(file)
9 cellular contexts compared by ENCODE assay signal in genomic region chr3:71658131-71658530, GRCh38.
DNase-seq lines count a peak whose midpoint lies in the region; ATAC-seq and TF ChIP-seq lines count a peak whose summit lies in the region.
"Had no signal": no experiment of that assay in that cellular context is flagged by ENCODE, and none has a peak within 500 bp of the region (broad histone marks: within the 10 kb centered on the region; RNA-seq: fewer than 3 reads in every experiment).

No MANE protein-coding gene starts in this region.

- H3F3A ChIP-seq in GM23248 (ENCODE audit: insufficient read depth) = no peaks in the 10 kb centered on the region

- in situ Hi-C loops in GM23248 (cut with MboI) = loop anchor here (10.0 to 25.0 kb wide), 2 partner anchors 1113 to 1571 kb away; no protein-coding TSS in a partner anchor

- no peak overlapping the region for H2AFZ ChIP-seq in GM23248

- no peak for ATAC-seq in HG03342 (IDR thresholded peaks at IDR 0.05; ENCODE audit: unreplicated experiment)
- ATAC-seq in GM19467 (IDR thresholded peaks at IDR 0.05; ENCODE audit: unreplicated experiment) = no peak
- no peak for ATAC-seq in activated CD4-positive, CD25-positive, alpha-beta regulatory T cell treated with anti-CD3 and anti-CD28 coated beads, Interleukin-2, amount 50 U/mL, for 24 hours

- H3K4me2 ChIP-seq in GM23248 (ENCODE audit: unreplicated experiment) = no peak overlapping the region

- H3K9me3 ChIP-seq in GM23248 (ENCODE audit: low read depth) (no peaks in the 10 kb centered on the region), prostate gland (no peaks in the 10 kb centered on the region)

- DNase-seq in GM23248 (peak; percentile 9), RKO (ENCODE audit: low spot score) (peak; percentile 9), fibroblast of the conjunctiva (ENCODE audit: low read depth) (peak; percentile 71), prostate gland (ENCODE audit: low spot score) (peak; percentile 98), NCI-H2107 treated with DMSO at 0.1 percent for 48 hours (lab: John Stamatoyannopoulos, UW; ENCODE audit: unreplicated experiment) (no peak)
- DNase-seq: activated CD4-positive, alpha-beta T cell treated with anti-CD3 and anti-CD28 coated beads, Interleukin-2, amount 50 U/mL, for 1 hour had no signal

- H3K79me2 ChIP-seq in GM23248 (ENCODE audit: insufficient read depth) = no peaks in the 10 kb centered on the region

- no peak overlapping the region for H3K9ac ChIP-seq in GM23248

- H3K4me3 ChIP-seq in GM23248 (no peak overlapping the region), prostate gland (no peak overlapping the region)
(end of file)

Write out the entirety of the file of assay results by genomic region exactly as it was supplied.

9 cellular contexts compared by ENCODE assay signal in genomic region chr3:71658131-71658530, GRCh38.
DNase-seq lines count a peak whose midpoint lies in the region; ATAC-seq and TF ChIP-seq lines count a peak whose summit lies in the region.
"Had no signal": no experiment of that assay in that cellular context is flagged by ENCODE, and none has a peak within 500 bp of the region (broad histone marks: within the 10 kb centered on the region; RNA-seq: fewer than 3 reads in every experiment).

No MANE protein-coding gene starts in this region.

- H3F3A ChIP-seq in GM23248 (ENCODE audit: insufficient read depth) = no peaks in the 10 kb centered on the region

- in situ Hi-C loops in GM23248 (cut with MboI) = loop anchor here (10.0 to 25.0 kb wide), 2 partner anchors 1113 to 1571 kb away; no protein-coding TSS in a partner anchor

- no peak overlapping the region for H2AFZ ChIP-seq in GM23248

- no peak for ATAC-seq in HG03342 (IDR thresholded peaks at IDR 0.05; ENCODE audit: unreplicated experiment)
- ATAC-seq in GM19467 (IDR thresholded peaks at IDR 0.05; ENCODE audit: unreplicated experiment) = no peak
- no peak for ATAC-seq in activated CD4-positive, CD25-positive, alpha-beta regulatory T cell treated with anti-CD3 and anti-CD28 coated beads, Interleukin-2, amount 50 U/mL, for 24 hours

- H3K4me2 ChIP-seq in GM23248 (ENCODE audit: unreplicated experiment) = no peak overlapping the region

- H3K9me3 ChIP-seq in GM23248 (ENCODE audit: low read depth) (no peaks in the 10 kb centered on the region), prostate gland (no peaks in the 10 kb centered on the region)

- DNase-seq in GM23248 (peak; percentile 9), RKO (ENCODE audit: low spot score) (peak; percentile 9), fibroblast of the conjunctiva (ENCODE audit: low read depth) (peak; percentile 71), prostate gland (ENCODE audit: low spot score) (peak; percentile 98), NCI-H2107 treated with DMSO at 0.1 percent for 48 hours (lab: John Stamatoyannopoulos, UW; ENCODE audit: unreplicated experiment) (no peak)
- DNase-seq: activated CD4-positive, alpha-beta T cell treated with anti-CD3 and anti-CD28 coated beads, Interleukin-2, amount 50 U/mL, for 1 hour had no signal

- H3K79me2 ChIP-seq in GM23248 (ENCODE audit: insufficient read depth) = no peaks in the 10 kb centered on the region

- no peak overlapping the region for H3K9ac ChIP-seq in GM23248

- H3K4me3 ChIP-seq in GM23248 (no peak overlapping the region), prostate gland (no peak overlapping the region)